February 28, 2023 | Washington Examiner

Erdogan faces growing backlash over earthquake mismanagement

February 28, 2023 | Washington Examiner

Erdogan faces growing backlash over earthquake mismanagement

President Recep Tayyip Erdogan referred to the earthquakes that struck Turkey in early February as the “disaster of the century.” The earthquake certainly wreaked havoc, making an estimated 1.25 million people homeless — not to mention the tens of thousands who died beneath the rubble of collapsed buildings.

The government has rightly come under fierce criticism for coordinating a visibly inadequate relief effort. In the initial hours after two powerful earthquakes hit the country, Ankara delayed mobilizing the military’s vast resources. It could have been deployed early and saved lives. Why the delay?

Another issue: For weeks now, the state’s premier civilian disaster management agency, AFAD, has been unacceptably slow in deploying search and rescue teams, shelter, and provisions to affected citizens. Exasperation has set in. Turks are asking why the state is seemingly so powerless to mount a strong institutional response.

The central problem: Institutions have been hollowed out in Erdogan’s Turkey. AFAD was created in 2009 by Erdogan’s AK Party and is staffed not by qualified disaster management experts but by party loyalists with educational backgrounds in religious jurisprudence. Moreover, the military’s disaster management contingencies and prerogatives were also removed at about the same time that AFAD was established.

Citizens are understandably angry and blame Erdogan and his party, which has ruled Turkey since 2002. They rightly question the lack of earthquake mitigation strategies such as the enforcement of strict building codes, zoning, and the use of allocated monies set aside for earthquake prevention. These lines of questioning do not elicit meaningful answers from Ankara, while seismologists keep reiterating a line that they have been saying since the last earthquake which struck Turkey in 1999: “Earthquakes don’t kill people. Buildings do.”

On top of this glaring incompetence comes unashamed greed and corruption.

Turkey’s Red Crescent, equivalent to the Red Cross, which stockpiles emergency shelters, among other provisions, confirmed that it actually sold them “at cost” to nongovernmental organizations instead of handing them out on the basis of need. The Turkish Red Crescent is a tax-funded government organization that should not be conducting business transactions. Similarly, a barrage of public banks in Turkey, notably Turkey’s Central Bank, declared that they were “donating” billions of liras to relief funds. The Central Bank is the repository of the state’s public funds and cannot donate to any cause in the way that private citizens and corporations can individually choose.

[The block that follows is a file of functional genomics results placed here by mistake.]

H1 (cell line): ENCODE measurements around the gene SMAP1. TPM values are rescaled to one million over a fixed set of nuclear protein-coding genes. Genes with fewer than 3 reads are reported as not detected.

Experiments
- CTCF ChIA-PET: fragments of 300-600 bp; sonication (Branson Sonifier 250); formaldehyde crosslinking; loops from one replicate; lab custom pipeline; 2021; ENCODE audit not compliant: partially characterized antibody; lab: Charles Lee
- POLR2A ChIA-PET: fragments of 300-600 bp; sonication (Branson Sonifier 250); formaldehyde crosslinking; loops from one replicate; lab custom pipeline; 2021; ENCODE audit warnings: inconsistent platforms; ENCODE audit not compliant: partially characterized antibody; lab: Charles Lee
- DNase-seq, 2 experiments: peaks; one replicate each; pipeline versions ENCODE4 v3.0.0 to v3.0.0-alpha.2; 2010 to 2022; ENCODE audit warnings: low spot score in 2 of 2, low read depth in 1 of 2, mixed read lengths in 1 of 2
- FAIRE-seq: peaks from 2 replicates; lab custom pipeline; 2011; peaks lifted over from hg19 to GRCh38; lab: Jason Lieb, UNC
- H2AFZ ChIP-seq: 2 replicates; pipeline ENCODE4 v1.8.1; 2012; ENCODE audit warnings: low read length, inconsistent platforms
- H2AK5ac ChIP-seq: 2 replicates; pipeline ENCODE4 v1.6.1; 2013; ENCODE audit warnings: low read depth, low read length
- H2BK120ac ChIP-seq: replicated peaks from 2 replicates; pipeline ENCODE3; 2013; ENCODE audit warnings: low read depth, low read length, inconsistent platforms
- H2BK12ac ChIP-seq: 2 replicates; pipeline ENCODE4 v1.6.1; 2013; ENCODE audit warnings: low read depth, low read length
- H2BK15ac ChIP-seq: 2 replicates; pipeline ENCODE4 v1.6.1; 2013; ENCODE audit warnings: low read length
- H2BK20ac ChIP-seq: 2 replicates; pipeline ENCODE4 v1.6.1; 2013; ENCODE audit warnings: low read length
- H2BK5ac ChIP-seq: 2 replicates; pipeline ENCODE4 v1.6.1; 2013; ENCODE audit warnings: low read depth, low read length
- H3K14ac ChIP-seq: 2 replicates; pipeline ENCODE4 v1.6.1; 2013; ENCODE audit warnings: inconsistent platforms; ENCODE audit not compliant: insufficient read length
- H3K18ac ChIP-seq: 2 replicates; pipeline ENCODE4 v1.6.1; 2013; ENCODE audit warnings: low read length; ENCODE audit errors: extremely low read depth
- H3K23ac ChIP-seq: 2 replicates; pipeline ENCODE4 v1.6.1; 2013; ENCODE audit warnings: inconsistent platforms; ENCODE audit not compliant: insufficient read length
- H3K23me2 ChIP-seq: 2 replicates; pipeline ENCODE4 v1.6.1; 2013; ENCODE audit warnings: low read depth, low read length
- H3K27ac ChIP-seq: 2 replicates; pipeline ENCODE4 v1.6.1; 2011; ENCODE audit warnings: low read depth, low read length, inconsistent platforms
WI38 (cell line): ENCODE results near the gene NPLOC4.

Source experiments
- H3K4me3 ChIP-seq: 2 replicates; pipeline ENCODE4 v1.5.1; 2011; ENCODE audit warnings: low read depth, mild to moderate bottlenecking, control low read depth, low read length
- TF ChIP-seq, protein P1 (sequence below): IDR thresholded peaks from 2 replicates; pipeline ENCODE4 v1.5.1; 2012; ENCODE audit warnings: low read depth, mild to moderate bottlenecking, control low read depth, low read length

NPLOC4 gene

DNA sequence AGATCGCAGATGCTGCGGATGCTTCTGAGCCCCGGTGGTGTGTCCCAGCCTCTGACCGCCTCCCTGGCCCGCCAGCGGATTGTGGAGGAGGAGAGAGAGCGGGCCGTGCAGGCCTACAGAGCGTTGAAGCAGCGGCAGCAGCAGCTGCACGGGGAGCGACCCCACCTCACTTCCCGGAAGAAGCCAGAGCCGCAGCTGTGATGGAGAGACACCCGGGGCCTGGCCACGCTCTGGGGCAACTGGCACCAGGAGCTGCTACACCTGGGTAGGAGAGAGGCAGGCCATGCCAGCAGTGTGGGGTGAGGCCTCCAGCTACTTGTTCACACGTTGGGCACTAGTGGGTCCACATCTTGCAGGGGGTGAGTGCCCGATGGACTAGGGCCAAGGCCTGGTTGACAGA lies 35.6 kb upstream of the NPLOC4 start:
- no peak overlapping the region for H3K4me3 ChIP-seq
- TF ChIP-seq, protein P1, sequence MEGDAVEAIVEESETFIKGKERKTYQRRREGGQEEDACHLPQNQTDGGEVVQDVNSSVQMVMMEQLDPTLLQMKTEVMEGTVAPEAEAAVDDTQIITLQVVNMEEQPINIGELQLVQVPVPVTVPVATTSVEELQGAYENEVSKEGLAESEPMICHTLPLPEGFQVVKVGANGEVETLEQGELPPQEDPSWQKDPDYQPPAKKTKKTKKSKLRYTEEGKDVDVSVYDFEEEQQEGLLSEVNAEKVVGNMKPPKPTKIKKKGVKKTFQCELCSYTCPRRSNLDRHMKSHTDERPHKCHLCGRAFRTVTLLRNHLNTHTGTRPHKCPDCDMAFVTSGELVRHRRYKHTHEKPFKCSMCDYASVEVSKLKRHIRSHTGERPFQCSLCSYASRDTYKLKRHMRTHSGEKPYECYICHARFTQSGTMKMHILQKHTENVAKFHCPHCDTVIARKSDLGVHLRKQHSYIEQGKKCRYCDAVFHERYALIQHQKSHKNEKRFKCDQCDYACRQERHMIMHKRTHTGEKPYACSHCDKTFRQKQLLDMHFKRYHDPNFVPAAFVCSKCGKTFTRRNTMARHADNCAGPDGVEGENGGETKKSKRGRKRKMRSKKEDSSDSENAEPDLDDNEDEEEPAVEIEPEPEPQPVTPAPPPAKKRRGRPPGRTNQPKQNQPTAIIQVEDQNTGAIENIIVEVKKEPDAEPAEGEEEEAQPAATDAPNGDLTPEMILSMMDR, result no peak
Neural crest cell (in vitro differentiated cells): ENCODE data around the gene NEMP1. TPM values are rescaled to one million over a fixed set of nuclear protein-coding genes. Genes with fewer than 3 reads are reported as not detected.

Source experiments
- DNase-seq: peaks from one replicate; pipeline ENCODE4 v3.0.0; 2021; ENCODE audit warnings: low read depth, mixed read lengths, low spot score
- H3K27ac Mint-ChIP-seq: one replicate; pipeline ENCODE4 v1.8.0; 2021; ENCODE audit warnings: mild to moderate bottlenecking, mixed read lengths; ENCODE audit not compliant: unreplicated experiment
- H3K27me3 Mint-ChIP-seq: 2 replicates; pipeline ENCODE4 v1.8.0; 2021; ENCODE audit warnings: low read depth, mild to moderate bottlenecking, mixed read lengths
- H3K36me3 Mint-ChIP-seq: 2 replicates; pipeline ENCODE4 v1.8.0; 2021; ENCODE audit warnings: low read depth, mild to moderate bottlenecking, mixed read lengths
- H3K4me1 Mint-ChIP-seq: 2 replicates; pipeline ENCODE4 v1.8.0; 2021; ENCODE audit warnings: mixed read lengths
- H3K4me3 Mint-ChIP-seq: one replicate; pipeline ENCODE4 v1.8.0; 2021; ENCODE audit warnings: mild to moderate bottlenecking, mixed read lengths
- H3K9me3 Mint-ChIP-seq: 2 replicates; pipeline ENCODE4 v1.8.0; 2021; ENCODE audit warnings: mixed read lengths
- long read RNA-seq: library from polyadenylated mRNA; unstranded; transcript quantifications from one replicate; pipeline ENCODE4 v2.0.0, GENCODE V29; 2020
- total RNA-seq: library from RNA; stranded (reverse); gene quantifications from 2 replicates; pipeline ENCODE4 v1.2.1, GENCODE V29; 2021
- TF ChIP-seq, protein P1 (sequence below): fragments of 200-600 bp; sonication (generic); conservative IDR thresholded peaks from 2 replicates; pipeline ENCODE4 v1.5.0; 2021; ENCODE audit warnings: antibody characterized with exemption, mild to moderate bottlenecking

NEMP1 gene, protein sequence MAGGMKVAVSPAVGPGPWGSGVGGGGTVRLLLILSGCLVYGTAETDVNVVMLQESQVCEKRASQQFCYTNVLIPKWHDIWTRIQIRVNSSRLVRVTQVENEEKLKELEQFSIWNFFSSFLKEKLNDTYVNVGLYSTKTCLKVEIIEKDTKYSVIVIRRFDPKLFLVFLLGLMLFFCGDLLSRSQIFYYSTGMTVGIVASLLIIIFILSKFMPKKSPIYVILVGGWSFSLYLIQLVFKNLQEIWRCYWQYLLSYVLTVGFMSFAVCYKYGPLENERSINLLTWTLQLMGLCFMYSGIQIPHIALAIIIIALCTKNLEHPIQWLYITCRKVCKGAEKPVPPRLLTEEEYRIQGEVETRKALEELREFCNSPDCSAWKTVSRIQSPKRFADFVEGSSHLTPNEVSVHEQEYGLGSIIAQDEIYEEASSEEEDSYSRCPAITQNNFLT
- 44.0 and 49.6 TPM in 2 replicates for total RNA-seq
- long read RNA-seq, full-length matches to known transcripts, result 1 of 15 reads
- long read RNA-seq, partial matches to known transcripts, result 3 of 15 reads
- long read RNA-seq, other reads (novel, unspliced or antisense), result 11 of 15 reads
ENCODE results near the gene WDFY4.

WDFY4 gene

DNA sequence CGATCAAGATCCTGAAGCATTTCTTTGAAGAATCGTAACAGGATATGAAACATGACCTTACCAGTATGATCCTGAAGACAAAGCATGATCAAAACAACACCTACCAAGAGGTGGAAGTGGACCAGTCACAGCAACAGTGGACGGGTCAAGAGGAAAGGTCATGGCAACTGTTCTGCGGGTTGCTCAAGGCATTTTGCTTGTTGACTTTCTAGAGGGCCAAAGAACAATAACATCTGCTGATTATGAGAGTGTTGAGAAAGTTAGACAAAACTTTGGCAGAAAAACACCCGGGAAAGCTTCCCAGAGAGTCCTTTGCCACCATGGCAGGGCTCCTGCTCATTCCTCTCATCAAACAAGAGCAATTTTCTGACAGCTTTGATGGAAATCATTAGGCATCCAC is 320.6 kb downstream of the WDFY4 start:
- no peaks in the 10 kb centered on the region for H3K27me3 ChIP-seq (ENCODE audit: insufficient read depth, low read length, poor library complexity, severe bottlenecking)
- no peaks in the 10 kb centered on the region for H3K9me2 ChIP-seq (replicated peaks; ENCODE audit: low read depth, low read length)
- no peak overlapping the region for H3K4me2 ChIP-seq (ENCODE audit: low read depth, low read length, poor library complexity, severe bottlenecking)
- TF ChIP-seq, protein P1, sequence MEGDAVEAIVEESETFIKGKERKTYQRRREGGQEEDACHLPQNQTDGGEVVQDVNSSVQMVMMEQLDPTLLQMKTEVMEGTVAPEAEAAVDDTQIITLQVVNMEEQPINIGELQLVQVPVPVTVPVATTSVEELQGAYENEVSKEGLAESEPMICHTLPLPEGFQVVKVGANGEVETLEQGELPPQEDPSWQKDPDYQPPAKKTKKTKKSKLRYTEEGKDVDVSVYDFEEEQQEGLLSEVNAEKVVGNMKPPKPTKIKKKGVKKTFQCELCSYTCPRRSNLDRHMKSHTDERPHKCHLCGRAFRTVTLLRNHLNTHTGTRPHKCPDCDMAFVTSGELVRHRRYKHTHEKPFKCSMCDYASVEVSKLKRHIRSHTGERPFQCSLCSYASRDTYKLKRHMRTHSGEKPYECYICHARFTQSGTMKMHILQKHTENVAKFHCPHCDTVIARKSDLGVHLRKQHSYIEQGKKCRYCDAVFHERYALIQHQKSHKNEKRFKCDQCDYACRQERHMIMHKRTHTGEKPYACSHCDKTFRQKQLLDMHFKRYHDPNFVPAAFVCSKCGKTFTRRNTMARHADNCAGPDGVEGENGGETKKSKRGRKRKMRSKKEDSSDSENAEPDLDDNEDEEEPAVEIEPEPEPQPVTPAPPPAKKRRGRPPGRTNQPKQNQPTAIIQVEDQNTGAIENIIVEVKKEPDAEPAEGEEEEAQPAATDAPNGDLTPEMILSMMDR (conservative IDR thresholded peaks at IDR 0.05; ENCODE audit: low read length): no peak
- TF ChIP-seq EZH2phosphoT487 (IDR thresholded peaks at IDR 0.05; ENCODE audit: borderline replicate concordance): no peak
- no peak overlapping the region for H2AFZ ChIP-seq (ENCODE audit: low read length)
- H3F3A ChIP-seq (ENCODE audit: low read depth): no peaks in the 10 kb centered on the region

Erdogan has asked for one year to provide new homes to all those who lost theirs in the quakes. To that end, Turkey’s public housing agency TOKI, directed by the president, issued public tenders totaling 6 billion lira, or $317 million, to build new homes in five earthquake-affected provinces. Unlike a transparent public tender process, the government “invited” a number of companies to issue bids. There is little transparency in why these companies were asked to submit bids other than their proximity to Erdogan and the AK Party. They have all been awarded lucrative public constructive projects throughout the AK Party’s time in power. Is there any good reason why citizens should trust the president and the AK Party to rebuild their cities and their lives?

All these developments suggest that Erdogan is uniquely focused on deflecting blame. He is facing an election challenge, likely to take place sometime before June 18, and is keen to demonstrate to voters that the government is hard at work to rebuild their homes. Simultaneously, the government appears to be getting ready to mount a strong crackdown on dissent that highlights its corrupt mismanagement of disaster relief. A soccer match between two major rival clubs in Istanbul saw an awesome display of public anger, with fans chanting slogans calling for the government to resign. This public defiance resulted in calls by some public figures to hold future games without fans present.

This shows that Erdogan is afraid to face the electorate. He has good reason to fear them.

Sinan Ciddi is a nonresident senior fellow at the Foundation for Defense of Democracies, where he contributes to FDD’s Turkey Program and Center on Military and Political Power. Follow Sinan on Twitter @SinanCiddi. FDD is a nonpartisan research institute focusing on national security and foreign policy.


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